(A contemporary portrait of Pope Boniface by Giotto; public domain image from Wikimedia Commons, by Sailko; CC BY 3.0)  

Paul the Deacon

Today marks the anniversary of the death of one of the most important literary figures of the Carolinigan era, a monk who is generally known as Paul the Deacon; the exact year of his death is uncertain, from 796 to 799. Born ca. 720, and originally called Winfrid, he was descended from a noble family of the Lombards, who had migrated into the north of Italy in the late 560s and early 570s, and extended their domain much further south in the following decades. In 774, the northern territories of their kingdom were conquered by Charlemagne, at which point Winfrid is believed to have entered first a monstery in the north, and then to have moved down to Monte Cassino, the burial place of St Benedict, in southern Latium. There he would later meet Charlemagne in person, a great patron of arts and letters, and become an important contributor to the great cultural flourishing known as the Carolingian Renaissance. Paul became his name in religious life, and he is called “the deacon” as an epithet since in those days, it was the custom that fairly few monks were ever ordained.

Among his more significant works are a History of the Lombards, which give the chronicle of his people from their migration down through Europe from Scandinavia to the death of their king Liutprand in 744. He also wrote a continuation of the Breviarium of Eutropius, a widely used 4th century compendium of Roman history, bringing it down to the middle of the Byzantine reconquest of Italy, and adding many details about the Church which were left out by the original author, a pagan. A biography of Pope St Gregory is attributed to him, and the translation from Greek of the life of a Saint widely venerated in the East, Mary of Egypt.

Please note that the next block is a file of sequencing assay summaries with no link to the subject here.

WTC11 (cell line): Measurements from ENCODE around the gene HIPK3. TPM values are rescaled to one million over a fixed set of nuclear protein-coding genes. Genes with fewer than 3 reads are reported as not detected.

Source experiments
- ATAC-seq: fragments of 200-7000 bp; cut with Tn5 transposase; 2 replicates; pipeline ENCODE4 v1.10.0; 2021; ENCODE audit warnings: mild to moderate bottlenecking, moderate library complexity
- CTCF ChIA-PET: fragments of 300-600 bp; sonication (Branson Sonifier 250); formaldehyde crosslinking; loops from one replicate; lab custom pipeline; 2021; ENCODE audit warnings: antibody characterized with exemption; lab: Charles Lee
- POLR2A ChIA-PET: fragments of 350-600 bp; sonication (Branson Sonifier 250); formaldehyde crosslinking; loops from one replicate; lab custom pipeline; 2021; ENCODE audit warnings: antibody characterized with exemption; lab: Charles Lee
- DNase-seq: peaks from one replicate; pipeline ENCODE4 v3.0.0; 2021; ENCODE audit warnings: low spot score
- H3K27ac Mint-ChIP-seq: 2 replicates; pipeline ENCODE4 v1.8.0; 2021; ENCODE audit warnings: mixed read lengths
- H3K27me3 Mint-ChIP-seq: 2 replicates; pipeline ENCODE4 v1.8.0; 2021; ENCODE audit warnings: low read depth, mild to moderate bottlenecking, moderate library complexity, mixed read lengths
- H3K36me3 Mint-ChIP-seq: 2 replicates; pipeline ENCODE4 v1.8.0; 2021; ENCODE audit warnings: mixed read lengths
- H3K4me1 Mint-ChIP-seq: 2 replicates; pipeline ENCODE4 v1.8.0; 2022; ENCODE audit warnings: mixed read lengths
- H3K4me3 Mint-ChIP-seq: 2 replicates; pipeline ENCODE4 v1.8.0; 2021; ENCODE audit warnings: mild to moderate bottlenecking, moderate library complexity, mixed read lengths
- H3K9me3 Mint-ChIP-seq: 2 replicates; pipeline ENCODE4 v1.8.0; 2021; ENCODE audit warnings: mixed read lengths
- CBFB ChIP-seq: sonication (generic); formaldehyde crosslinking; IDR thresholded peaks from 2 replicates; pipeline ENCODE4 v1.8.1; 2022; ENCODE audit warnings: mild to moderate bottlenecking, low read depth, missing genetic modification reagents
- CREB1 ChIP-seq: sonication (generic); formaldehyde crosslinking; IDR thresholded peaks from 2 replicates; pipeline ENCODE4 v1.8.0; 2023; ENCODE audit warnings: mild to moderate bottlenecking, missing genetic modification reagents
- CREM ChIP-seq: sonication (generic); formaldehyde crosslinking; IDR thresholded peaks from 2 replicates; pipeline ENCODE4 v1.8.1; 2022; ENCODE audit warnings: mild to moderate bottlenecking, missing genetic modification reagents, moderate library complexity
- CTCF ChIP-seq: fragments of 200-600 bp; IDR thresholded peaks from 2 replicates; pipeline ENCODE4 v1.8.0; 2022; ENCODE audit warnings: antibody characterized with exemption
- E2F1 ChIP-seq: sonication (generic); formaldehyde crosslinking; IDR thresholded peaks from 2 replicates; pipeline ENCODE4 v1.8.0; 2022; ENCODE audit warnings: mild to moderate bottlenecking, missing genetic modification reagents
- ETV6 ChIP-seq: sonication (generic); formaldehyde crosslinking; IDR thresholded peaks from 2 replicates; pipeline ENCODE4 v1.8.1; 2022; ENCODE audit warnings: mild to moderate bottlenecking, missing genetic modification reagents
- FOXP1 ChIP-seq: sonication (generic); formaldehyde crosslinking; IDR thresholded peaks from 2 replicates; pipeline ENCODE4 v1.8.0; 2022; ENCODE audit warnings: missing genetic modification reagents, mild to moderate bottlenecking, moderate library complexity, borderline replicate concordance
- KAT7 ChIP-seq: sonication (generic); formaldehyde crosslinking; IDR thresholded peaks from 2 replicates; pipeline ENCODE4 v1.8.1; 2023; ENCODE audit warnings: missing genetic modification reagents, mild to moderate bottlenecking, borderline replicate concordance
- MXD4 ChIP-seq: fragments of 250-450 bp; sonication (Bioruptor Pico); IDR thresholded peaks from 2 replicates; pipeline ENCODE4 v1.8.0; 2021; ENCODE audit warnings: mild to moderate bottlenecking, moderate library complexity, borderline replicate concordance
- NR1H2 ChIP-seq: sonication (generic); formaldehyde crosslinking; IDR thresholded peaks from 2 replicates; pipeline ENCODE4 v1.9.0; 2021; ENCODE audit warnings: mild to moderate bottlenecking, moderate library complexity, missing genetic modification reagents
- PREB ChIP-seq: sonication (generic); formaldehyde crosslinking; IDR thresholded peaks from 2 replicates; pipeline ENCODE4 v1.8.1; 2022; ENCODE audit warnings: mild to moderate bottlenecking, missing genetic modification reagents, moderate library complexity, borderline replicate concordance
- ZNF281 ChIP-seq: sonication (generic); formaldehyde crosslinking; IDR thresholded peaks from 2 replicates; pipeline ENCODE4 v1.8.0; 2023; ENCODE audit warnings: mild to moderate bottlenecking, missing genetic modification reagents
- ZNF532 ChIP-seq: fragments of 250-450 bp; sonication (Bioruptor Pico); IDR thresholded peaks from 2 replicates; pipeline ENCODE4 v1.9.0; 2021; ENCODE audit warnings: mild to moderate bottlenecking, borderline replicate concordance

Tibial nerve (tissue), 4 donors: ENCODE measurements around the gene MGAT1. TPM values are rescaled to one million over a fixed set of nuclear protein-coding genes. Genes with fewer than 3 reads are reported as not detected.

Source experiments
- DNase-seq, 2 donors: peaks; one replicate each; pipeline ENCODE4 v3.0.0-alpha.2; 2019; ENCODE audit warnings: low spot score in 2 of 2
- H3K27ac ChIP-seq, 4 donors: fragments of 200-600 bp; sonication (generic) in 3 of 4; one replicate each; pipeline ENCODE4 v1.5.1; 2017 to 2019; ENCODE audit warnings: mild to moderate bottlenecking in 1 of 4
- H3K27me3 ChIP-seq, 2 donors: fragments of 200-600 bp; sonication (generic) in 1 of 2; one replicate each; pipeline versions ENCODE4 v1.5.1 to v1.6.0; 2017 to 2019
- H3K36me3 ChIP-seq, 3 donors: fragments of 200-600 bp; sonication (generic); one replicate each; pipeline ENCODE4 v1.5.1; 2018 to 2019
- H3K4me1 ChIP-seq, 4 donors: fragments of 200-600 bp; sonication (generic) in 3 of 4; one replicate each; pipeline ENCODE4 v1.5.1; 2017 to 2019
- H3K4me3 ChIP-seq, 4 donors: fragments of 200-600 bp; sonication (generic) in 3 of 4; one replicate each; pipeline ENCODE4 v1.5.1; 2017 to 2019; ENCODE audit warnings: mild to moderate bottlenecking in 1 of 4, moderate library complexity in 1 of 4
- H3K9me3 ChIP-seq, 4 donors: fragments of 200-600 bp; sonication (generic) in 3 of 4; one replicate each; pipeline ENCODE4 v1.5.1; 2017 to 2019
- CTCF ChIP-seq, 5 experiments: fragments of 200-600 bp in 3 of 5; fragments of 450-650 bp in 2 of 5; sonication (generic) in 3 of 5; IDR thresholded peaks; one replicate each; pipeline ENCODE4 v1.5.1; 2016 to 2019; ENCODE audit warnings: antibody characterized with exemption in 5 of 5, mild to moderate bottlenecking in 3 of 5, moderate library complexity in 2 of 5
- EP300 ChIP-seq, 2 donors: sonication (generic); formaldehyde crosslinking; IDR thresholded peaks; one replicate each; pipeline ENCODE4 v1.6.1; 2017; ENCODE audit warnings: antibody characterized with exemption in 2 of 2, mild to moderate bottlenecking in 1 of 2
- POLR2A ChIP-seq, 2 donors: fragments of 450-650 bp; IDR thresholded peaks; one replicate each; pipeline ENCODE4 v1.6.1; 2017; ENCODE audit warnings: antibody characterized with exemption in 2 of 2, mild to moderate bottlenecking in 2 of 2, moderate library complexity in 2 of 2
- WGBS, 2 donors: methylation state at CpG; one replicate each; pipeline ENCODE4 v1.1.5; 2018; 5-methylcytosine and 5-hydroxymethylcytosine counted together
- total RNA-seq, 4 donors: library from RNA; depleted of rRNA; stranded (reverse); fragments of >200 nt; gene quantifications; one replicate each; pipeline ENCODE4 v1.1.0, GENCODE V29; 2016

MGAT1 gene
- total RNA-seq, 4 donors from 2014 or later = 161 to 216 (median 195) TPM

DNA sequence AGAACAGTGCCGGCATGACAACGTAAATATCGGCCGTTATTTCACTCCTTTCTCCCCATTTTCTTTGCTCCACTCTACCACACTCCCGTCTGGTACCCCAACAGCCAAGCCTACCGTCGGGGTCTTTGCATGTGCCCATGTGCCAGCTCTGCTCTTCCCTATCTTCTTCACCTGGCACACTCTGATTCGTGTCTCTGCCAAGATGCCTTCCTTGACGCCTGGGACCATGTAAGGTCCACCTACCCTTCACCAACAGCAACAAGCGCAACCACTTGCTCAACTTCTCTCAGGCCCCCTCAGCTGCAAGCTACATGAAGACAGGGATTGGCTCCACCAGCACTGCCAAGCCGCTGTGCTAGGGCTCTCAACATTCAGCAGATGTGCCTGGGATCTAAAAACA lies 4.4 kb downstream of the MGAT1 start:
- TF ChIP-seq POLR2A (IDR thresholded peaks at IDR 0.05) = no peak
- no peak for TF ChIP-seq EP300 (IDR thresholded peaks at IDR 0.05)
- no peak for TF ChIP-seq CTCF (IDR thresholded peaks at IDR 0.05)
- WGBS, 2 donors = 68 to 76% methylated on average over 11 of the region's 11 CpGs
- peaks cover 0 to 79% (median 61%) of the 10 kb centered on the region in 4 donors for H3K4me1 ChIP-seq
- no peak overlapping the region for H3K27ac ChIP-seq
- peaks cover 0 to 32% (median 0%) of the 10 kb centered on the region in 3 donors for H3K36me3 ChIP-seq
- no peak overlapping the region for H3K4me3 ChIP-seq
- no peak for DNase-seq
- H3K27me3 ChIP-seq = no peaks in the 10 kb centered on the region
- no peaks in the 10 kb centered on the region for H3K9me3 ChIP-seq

Two of his works retain a notable place in the Church’s liturgy to this very day, one of which also occupies a very notable place in the history of music. He wrote the hymn “Ut queant laxis”, which is sung in the Divine Office on the feast of the Nativity of St John the Baptist. Guido di Arezzo, a monk who born about 200 years after Paul’s death, created the diatonic scale by identifying the rise of one note in each part of the stanzas of this hymn. He therefore named the notes in succssion from the first syllable of each of these parts: “Ut quaeant laxis resonare fibris / Mira gestorum famuli tuorum”, etc. The Italians later changed “ut” to the more musical sounding “do”, and “si”, from “Sancte Ioannes” to “ti.”

Paul the Deacon also composed a collection of sermons and homilies from the early Church Fathers for use in the Divine Office; this collection forms the basis of the corpus of such texts used in the traditional form of that prayer to this day.

(Paul the Deacon represented in a manuscript of the 10th century, Laurentian Plut. 65.35, fol. 34r. Public domain image from Wikimedia Commons.)